08/06/2014 Sunday Politics South West


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David Cameron slaps down two of his most senior Cabinet ministers


over their public row about Islamist extremism in schools.


And it?s HER special advisor that has to resign.


We'll talk to the Shadow Education Secretary live


Should this man become the next President of the EU Commission?


David Cameron has staked a lot on stopping Luxembourg Federalist


But could the arch europhile yet get the top job?


Here's to the quarter of a million votes.


And we'll find out why this political party is celebrating with


a pint down the pub and how their success may have cost UKIP two MEPs.


Coming up on the Sunday Polhtics in the South West:


Has Boris Johnson deserted the suburbs and become a zone one man?


And with me our panel of top political journalists,


who are always squabbling among themselves, Nick Watt, Polly Toynbee


and Janan Ganesh, who will be tweeting throughout the programme


This morning's political news is dominated


by the very public fall-out of Home Secretary Theresa May and


The high viz blue on blue spat between two senior


Conservatives centred around the Government's approach to tackling


The row burst into the open ahead of the publication tomorrow of


investigations into the so-called Trojan Horse plot in Birmingham


where it is alleged several state schools have been covertly taken


Mr Gove told The Times last week he was concerned that the Home Office


was unwilling to tackle extremism at its roots.


He said a robust response was needed to drain the swamp.


In response, Mrs May's special advisor tweeted,


"why is the Department for Education wanting to blame other people


Lord knows what more they have overlooked on the subject of the


An angry David Cameron ordered a speedy inquiry.


Last night, Mr Gove apologised to the Prime Minister, while Ms May's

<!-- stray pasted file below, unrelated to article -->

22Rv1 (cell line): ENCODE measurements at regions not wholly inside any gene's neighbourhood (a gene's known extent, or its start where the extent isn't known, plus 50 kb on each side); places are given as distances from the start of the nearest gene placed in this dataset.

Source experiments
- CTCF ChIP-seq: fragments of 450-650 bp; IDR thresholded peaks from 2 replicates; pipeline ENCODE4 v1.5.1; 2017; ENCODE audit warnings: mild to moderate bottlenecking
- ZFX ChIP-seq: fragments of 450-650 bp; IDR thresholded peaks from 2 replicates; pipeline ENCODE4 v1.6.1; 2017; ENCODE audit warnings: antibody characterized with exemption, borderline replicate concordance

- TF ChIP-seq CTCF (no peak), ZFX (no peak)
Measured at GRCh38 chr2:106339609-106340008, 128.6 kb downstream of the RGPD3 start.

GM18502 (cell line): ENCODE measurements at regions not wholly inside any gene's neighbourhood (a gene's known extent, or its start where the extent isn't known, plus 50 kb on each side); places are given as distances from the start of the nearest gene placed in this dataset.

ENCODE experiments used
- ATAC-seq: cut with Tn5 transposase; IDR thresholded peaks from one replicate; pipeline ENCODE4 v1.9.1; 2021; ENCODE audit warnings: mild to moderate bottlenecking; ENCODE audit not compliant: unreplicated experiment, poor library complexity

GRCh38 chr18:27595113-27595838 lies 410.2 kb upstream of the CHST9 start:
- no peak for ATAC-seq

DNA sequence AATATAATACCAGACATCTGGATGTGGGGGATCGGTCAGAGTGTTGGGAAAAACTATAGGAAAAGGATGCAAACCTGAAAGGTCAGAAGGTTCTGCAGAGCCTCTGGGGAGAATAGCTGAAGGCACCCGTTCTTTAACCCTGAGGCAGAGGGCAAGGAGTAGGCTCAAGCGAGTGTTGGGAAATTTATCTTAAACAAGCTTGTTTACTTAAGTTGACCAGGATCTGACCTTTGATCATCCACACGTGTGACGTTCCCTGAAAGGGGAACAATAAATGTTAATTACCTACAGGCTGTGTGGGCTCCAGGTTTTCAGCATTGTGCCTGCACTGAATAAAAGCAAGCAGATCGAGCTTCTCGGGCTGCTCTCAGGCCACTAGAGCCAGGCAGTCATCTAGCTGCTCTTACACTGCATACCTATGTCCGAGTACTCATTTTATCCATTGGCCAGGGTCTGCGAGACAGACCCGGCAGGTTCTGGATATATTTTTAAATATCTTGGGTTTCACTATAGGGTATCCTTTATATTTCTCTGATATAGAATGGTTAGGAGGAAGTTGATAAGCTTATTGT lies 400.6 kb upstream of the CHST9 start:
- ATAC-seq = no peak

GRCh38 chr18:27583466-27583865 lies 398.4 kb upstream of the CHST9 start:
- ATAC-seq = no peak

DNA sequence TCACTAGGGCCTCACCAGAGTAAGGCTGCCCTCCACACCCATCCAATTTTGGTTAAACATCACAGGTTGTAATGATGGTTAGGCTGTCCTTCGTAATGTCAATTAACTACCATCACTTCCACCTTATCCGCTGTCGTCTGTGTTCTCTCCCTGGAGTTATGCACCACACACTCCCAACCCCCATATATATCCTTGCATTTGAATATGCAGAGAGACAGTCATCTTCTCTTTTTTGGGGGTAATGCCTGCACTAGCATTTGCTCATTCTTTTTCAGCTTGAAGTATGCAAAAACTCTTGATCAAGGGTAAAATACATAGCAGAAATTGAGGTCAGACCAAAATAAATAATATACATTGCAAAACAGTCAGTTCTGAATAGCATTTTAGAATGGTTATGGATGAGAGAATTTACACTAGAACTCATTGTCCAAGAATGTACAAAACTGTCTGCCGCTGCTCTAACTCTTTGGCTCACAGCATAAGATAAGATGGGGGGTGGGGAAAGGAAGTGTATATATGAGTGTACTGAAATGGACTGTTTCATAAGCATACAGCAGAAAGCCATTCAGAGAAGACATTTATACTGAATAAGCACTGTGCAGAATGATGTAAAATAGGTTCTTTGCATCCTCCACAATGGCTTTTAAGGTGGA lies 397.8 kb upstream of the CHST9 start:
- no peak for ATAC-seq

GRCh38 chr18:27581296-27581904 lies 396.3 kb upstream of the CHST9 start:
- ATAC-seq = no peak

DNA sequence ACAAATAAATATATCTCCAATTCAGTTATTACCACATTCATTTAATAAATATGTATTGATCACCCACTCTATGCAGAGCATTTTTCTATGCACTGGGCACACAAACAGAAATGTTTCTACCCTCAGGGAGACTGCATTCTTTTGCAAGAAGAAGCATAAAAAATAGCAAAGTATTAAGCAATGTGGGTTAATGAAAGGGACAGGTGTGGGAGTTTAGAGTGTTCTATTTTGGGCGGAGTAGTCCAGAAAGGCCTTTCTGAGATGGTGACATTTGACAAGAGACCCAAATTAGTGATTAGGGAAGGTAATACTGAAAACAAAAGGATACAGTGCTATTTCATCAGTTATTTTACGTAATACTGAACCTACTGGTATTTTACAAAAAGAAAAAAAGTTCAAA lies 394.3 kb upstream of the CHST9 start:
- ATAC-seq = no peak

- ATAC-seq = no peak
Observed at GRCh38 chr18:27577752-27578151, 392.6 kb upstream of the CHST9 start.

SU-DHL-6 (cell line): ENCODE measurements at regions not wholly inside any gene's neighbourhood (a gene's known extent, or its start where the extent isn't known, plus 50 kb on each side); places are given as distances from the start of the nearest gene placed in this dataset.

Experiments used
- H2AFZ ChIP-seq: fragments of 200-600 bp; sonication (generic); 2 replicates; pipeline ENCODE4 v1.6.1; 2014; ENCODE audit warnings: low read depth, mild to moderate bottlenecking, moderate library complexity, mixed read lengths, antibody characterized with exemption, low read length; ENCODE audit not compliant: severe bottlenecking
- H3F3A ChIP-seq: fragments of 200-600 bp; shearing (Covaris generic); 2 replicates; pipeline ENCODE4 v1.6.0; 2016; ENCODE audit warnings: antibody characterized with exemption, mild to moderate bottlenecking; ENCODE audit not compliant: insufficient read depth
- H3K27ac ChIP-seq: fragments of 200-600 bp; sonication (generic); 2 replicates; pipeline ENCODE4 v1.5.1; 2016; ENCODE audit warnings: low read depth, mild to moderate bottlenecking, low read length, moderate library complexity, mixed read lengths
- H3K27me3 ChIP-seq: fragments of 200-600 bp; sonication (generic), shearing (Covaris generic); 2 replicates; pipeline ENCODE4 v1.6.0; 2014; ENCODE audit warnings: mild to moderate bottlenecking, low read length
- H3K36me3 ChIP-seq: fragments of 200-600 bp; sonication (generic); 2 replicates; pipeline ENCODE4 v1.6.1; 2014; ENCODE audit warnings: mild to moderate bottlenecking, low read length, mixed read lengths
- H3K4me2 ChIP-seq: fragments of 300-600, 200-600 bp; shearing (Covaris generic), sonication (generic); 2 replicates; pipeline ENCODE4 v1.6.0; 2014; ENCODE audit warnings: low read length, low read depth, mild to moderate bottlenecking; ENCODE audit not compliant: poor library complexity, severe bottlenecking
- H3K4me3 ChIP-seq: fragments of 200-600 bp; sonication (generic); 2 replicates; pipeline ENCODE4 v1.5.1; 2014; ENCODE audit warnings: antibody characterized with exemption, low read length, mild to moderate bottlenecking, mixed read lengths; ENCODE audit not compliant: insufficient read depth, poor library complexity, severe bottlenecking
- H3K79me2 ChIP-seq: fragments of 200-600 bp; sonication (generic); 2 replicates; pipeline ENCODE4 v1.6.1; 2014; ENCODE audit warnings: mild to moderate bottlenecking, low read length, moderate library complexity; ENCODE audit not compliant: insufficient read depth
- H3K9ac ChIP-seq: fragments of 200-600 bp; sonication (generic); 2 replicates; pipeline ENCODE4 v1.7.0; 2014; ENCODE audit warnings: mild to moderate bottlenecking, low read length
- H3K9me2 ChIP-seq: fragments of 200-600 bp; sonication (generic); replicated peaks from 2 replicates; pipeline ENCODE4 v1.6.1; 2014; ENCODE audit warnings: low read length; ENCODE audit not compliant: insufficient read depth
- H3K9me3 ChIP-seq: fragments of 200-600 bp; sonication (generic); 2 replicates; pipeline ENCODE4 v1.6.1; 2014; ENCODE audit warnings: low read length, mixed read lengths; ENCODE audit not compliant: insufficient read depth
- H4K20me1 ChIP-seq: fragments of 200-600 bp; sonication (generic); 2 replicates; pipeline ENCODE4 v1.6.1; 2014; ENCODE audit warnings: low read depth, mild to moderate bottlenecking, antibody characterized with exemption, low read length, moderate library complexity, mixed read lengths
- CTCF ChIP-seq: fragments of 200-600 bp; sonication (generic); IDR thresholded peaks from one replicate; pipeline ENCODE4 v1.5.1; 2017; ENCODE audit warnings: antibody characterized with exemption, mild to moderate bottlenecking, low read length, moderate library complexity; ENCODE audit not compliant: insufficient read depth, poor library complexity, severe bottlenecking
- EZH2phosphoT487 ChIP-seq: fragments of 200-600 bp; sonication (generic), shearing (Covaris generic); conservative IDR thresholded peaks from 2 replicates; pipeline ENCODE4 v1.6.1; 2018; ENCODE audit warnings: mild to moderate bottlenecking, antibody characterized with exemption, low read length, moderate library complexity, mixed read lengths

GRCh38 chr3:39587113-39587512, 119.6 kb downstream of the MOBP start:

Speaking on the BBC earlier this morning


this is what Foreign Secretary, William Hague, had to say.


The main thing is the issue itself - tackling extremism in schools.


The Government will be very clear, very robust about anything that s


put children at risk - risk to their safety or learning.


Let's look at the positive of this. Theresa May 's people of saying she


has come off worse in theirs. Yelena Kushi is no more guilty than Michael


Gove he was guilty of indiscretion. She is no more guilty. Even during


13 years of new Labour 's psychodrama, I cannot remember an


act of hostility quite as naked as direct as publishing on a website


and intergovernmental letter. It suggests quite a lot of


conservatives do not think they will win next time. Why would there be a


leadership spat going on like this unless they thought there was a


vacancy? Inside the Cabinet, Theresa May is getting quite a bashing. In


the Sunday Times, someone has reported she is the date from hell.


She sidles up to people and is nakedly ambitious. I think that is


interesting. On the whole, nobody will understand the finesse


differences of opinion. It is not serious, it is not serious, it is


tactical. It'll be puzzling for most people and will probably fizzle out.


Has the Prime Minister slapped it down or will it rumble on? On the


politics of it, it will not fizzle out. What you have is Theresa May is


deadly serious about replacing David Cameron, not dislodging him but


replacing him if there is a vacancy. Michael Gove is deadly serious in


ensuring George Osborne succeeds David Cameron. It will be that


ongoing political rivalry. What is really interesting about this is the


Prime Minister is absolutely fed up with both of them. He is fed up with


Michael Gove full-size gearing of message. He had the row with Nick


Clegg and he had a row with Theresa May. He named Charles Barr and


criticised him in a lunch with the times. White brother he is the


Security adviser at the Home Office. -- he is the security advisor. He is


fed up with Theresa May for mounting an unannounced leader bid. What